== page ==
“I've been in the other goalkeeper's shoes and know how hard it is to just keep working without getting the game at the weekend”, he muses.
“So, from my standpoint, I appreciate the work that they do so much, because I know it's not easy. But as a goalkeeper union, the group is fantastic. We all get along, we all can have a joke and a laugh and when it's time to work, it's time to work”.
The sociability in the group is conducive to the level of performance Luton’s goalkeeper clan holds themselves to. “It's high-quality stuff”, as Horvath explains.
With cup matches and the Play-Off campaign included, the 27-year-old is likely to make his 51st appearance of the season for the club at Wembley on Saturday. Part of a defence which kept 19 league clean sheets and conceded only 39 goals - the joint lowest in the division - Horvath attributes Luton’s impenetrability to a strong spirit throughout the squad.
“With regard to the team, it's been amazing. I think as the season has gone on, we've just gotten stronger and stronger. It's a really close changing room. Everyone has each other's backs”, he says.
Losing only once between gameweeks 26 and 46, the American gives credit to the “hunger and determination we have” to achieve such a feat.
On a personal level, Horvath is “really, really happy with how I’ve performed. It was a very important year for me this year. With the World Cup coming up before Christmas, I knew I had to do something to get games and to showcase myself and to give myself the best opportunity possible. And Luton have been willing to help me do that”.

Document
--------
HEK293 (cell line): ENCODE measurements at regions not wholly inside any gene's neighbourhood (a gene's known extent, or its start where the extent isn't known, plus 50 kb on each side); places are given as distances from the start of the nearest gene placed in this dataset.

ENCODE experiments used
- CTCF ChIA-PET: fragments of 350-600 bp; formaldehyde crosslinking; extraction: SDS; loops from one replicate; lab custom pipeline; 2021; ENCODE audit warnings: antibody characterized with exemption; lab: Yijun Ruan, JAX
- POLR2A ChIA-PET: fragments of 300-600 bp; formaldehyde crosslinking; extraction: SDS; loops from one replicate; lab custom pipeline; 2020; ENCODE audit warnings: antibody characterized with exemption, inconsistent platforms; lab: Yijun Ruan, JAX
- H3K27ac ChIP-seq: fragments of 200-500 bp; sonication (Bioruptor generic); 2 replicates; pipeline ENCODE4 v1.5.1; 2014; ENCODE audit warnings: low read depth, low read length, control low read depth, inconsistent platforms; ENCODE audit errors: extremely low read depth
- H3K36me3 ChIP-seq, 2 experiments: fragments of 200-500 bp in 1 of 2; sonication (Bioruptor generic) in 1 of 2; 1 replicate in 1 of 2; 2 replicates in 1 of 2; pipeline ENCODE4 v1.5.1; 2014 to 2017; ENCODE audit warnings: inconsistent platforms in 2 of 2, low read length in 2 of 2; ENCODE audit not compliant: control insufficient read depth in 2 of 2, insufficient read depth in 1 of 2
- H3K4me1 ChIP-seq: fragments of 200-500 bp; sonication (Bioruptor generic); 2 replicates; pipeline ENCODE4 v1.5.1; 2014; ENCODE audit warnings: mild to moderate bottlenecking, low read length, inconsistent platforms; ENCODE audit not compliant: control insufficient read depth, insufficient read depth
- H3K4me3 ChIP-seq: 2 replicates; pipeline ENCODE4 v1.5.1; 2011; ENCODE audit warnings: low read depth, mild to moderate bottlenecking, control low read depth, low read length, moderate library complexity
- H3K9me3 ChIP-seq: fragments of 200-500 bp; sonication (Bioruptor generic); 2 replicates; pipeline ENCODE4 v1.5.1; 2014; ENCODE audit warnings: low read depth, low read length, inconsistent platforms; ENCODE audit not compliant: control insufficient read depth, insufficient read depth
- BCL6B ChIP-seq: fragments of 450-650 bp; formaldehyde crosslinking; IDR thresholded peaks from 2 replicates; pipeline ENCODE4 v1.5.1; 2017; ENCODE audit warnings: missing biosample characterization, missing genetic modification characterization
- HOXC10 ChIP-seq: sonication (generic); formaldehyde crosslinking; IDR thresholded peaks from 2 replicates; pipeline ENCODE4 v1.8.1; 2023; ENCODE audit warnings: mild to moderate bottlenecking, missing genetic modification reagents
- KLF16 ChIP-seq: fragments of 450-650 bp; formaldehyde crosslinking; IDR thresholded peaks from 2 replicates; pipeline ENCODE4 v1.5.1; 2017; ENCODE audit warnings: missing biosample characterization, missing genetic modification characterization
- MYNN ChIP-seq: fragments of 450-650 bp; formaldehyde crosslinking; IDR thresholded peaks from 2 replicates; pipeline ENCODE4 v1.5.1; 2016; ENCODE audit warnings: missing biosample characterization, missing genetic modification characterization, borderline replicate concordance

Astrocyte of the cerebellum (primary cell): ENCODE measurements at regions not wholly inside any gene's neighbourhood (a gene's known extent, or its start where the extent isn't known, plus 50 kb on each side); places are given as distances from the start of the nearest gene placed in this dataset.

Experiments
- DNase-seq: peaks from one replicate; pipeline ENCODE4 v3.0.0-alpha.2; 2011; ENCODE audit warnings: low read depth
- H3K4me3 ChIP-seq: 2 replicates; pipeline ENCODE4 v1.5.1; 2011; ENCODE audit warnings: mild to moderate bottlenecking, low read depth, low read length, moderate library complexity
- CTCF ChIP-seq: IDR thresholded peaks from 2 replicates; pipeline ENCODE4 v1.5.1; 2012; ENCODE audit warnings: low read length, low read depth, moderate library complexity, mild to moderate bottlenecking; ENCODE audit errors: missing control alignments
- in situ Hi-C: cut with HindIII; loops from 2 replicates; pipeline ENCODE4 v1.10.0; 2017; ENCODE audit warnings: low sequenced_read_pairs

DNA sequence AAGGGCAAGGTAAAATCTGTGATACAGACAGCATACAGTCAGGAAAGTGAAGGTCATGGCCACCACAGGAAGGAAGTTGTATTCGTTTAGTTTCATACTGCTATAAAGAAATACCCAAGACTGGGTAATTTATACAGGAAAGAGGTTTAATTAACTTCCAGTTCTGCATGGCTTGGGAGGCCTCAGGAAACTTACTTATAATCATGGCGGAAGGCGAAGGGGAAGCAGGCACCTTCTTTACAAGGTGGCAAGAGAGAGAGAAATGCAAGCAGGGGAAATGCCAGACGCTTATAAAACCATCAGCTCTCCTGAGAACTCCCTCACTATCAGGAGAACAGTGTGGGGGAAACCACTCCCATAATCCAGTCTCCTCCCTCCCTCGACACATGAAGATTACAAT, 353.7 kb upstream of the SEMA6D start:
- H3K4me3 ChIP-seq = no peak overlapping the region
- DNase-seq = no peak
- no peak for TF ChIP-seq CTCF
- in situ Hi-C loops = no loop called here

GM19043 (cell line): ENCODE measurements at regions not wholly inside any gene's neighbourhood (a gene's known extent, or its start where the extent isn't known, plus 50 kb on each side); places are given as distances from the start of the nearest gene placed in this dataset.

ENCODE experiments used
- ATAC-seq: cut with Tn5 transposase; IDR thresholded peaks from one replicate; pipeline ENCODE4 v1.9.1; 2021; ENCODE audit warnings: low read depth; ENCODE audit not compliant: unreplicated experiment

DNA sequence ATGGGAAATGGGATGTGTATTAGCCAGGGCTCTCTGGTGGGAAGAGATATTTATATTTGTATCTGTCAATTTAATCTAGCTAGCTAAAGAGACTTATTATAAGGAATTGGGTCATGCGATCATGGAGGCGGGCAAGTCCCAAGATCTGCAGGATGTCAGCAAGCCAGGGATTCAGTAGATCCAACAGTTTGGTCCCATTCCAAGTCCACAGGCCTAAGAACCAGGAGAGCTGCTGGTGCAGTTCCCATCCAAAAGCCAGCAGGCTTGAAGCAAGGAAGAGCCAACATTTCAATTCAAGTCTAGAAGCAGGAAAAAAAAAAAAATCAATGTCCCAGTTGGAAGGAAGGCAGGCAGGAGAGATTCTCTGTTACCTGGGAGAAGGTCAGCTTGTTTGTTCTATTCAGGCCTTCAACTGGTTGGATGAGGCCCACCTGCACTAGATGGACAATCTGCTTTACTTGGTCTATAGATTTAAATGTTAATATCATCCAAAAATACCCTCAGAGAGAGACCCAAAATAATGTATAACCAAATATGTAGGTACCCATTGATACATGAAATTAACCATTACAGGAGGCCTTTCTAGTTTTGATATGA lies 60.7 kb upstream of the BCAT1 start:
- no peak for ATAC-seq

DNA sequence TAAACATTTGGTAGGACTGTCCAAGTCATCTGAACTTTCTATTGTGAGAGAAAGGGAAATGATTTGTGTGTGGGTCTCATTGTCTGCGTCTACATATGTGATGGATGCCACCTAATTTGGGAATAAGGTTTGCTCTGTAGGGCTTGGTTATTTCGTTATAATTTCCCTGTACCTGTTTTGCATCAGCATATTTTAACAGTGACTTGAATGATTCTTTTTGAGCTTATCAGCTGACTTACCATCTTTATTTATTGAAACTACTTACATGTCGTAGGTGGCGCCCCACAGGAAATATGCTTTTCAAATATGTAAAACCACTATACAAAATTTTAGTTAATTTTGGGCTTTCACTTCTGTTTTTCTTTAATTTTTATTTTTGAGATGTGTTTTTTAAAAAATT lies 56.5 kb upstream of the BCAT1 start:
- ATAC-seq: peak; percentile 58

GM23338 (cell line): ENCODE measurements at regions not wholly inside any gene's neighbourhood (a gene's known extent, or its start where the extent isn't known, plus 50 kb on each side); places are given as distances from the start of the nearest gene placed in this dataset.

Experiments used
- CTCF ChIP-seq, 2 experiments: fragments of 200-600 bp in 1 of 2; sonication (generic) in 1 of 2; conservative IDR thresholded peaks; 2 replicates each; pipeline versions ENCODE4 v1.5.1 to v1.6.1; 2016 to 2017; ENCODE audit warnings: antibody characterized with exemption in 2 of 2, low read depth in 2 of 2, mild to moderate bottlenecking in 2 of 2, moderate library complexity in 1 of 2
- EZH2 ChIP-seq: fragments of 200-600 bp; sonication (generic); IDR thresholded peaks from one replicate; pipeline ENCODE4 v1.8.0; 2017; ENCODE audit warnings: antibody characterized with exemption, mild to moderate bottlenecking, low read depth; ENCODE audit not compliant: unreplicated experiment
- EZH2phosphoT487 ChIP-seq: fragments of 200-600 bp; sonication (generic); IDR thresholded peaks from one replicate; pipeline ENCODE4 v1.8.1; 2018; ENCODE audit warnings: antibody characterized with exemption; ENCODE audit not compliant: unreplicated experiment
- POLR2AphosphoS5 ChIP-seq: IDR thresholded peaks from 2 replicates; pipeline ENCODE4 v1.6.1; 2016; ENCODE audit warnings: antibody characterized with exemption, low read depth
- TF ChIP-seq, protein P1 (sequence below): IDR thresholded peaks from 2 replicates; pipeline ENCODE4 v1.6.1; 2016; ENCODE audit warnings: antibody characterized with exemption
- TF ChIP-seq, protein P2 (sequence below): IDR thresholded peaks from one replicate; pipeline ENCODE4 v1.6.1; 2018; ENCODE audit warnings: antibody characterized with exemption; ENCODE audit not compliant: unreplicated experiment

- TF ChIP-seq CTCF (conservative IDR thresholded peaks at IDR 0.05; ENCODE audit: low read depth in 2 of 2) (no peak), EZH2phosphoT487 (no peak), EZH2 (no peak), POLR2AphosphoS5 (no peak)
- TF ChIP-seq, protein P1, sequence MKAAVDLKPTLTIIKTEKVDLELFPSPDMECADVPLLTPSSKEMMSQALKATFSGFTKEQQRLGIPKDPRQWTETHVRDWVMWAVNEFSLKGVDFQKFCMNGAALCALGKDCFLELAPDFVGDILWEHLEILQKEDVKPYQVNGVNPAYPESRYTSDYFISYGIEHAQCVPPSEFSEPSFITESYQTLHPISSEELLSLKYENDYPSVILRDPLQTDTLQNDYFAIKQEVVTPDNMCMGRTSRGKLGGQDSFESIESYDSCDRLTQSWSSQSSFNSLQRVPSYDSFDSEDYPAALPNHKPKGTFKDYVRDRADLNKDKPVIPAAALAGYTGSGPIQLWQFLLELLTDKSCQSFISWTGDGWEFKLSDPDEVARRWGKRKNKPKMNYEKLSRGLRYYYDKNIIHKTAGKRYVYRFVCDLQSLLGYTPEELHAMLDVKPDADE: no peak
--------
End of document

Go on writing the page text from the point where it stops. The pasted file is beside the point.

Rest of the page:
Yet, it hasn’t all been plain sailing for the Hatters this season. The 2022/23 campaign kicked off with a four match winless run, and it wasn’t until the end of January of this year that they maintained a top six spot for more than one week. Manager Nathan Jones’ departure for Premier League side Southampton came in the November of 2022 with Luton sitting 9th in the table at the time. Within a week, Rob Edwards had taken the reins. His win percentage currently stands at an impressive 51.61% to date.
“The transition [between managers] was pretty seamless”, explains Luton’s number one.
“I spoke to Rob the first time I met him in person after coming back from the World Cup, he said that he wasn’t going to try to reinvent the wheel right away. We were still in a good position, just a couple of points off the playoffs.
“He said there wasn't a real reason to change anything from what's been working. Once we're not playing three games a week and can actually ‘properly work’ they'll slowly try to implement some changes, what they think we can do better with the personnel we have.